CHN: House Poised to Pass First FY20 Spending Package
The House of Representatives is poised to pass a package of four of the 12 required spending bills to keep the federal government operating after the new fiscal year begins on October 1. The “minibus” package (H.R. 2740) consists of the Labor, Health and Human Services, and Education spending bill; the Defense bill; the Energy and Water bill; and the State and Foreign Operations bill. Dozens of amendments were voted on during floor proceedings last week, with hundreds of additional amendments on tap before a final vote on the package, which is expected this week. The Trump Administration has issued a Statement of Administration Policy saying it would recommend a veto if the minibus reaches his desk.
Following completion of the first spending package, the House is expected to take up a second minibus package (H.R. 3055) consisting of the Agriculture spending bill; the Transportation and Housing and Urban Development bill; the Commerce, Justice, and Science bill; the Interior-Environment bill; and the Military Construction and Veterans’ Affairs bill. The package also includes back pay for an estimated 580,000 federal contractors who were furloughed or had to work without pay during the partial government shutdown that ended in January. The three remaining spending bills – the Financial Services bill, the Homeland Security bill, and the Legislative Branch bill – are also expected to pass the House floor before Congress leaves for its July 4 recess.
The House Appropriations Committee approved the top-line spending limits for these 12 FY20 spending bills in May ($631 billion for domestic/international programs, also known as non-defense discretionary; $733 billion for defense), but these levels are not binding in the Senate. A new bipartisan deal to raise tight spending caps put in place by the 2011 Budget Control Act still needs to be reached with the Senate and signed by the President, if Congress is to avoid the deep cuts required by the 2011 law. Without legislation to lift the caps, non-defense discretionary programs would be cut by $54 billion and defense by $71 billion in FY20, compared to FY19 levels. While a deal to lift the austere spending caps for the next two fiscal years is preferred, there is talk on Capitol Hill that a one-year deal may be more achievable: both Senate Appropriations Chair Richard Shelby (R-AL) and House Budget Chair John Yarmuth (D-KY) mentioned the possibility of a one-year agreement over the weekend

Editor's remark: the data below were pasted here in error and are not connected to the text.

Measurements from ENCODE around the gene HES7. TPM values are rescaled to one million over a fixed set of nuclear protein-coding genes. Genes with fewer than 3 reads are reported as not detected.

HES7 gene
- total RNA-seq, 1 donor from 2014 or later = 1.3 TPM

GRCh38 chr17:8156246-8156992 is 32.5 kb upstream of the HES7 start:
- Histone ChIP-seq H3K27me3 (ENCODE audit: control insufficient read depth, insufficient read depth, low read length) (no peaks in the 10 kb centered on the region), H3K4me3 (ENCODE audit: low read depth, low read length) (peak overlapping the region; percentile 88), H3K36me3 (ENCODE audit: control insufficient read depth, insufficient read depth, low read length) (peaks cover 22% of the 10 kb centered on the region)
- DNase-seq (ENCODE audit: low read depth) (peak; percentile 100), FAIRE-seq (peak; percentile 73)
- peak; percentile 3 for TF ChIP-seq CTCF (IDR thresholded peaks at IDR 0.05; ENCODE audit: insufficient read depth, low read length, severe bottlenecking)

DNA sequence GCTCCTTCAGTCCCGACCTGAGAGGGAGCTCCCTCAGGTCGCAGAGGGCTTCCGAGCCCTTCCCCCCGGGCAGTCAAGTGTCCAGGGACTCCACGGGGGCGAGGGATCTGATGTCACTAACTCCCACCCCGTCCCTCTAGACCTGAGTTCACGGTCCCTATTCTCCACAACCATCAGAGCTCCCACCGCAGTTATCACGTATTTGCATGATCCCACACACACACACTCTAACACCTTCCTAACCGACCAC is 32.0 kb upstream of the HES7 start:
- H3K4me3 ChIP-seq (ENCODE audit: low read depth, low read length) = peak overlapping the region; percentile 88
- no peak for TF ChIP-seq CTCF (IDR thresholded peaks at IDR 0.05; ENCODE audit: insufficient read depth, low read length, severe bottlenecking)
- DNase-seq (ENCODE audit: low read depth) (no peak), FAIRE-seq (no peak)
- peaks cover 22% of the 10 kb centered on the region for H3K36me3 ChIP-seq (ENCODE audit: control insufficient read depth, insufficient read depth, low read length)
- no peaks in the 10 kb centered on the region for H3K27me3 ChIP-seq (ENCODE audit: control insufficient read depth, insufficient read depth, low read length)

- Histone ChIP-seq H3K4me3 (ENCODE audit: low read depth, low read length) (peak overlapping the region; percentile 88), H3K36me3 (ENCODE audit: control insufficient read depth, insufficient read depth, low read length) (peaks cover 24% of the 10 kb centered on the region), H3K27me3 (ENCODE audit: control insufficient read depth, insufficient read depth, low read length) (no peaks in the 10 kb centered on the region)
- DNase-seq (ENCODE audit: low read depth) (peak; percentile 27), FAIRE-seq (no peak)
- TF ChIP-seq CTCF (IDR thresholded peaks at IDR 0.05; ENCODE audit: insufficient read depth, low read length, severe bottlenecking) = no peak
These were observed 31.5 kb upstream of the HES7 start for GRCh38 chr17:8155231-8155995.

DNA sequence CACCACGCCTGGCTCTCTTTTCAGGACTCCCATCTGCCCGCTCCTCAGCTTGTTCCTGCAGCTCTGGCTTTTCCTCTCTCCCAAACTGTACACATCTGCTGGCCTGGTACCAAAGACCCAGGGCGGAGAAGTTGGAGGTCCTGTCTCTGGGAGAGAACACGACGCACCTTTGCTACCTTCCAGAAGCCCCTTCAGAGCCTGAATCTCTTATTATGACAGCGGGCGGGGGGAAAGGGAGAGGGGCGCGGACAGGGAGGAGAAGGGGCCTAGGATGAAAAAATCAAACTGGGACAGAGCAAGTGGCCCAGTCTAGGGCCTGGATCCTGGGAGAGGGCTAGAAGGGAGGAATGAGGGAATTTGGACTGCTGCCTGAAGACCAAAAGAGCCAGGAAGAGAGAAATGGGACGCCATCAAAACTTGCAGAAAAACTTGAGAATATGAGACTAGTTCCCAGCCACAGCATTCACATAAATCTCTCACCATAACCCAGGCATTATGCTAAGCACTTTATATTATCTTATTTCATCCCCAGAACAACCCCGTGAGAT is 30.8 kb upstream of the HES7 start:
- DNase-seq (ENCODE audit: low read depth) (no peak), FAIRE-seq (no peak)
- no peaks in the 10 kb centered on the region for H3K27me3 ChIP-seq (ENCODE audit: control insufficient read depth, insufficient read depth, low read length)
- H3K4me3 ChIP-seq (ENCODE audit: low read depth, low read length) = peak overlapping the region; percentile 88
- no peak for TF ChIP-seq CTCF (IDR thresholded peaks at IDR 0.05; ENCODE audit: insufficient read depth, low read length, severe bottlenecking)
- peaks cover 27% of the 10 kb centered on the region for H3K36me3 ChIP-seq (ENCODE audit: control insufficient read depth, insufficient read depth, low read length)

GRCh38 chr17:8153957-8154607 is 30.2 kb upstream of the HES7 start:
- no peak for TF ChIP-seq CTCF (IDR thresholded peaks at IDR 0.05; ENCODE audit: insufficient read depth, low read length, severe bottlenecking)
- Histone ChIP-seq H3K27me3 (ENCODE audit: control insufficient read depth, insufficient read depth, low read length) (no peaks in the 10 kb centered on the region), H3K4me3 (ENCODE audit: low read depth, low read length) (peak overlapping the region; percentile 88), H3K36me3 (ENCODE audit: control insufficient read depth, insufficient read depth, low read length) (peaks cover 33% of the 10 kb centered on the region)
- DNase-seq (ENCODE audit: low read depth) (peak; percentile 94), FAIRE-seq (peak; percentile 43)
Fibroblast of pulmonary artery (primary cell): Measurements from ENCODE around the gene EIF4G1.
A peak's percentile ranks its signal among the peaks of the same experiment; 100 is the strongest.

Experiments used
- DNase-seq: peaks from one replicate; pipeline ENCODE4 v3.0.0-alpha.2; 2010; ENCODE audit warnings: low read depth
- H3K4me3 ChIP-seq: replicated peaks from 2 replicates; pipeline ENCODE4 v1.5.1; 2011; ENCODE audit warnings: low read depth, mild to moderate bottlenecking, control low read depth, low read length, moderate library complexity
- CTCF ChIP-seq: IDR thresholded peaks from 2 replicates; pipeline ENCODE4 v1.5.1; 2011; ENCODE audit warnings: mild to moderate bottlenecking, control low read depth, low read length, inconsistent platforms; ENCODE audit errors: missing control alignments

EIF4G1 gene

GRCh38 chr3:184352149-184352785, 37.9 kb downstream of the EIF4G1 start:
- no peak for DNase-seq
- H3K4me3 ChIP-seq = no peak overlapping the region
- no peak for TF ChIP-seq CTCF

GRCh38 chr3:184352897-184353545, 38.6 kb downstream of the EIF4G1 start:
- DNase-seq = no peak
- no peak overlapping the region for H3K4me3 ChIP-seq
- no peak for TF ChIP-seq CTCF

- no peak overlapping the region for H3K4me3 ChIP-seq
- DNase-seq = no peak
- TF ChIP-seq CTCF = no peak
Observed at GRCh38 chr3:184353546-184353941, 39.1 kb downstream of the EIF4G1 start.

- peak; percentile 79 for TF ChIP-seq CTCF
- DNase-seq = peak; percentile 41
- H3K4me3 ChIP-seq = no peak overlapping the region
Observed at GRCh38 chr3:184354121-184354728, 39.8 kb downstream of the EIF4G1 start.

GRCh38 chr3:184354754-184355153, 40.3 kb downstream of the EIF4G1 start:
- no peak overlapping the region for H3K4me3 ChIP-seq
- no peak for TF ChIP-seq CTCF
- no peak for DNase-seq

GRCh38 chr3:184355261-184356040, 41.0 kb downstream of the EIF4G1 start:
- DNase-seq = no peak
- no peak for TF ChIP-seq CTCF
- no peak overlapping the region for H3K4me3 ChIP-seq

Senate Appropriations Chair Shelby previously said he would not agree to the House spending limits and suggested that in the absence of an agreement to lift the caps, his Committee would write spending bills to the lower numbers required by existing law, with the expectation that they could add funds if there was an agreement to lift the statutory caps. The latest report is that the Senate Appropriations Committee could begin taking up its own versions of FY20 spending bills after Congress returns from its July 4 recess, even if an agreement between the House, the Senate, and the White House on spending limits hasn’t been reached by then.
President Trump’s FY20 budget retained the spending caps, but in order to increase military spending proposed a huge increase in the uncapped Overseas Contingency Operations (OCO) account, from $69 billion to $165 billion. Now reports are that the Administration would prefer a year-long stop-gap spending measure (known as a Continuing Resolution, or CR) for FY20, which would provide level funding from FY19 ($597 billion for domestic/international programs). However, advocates contend that, because of a need for increased funding for the 2020 Census, veterans’ health care, and other programs, flat funding would actually result in a roughly $20 billion loss for other human needs programs.
For more information on what’s in some of the bills the House is voting on, see the May 20 Human Needs Report.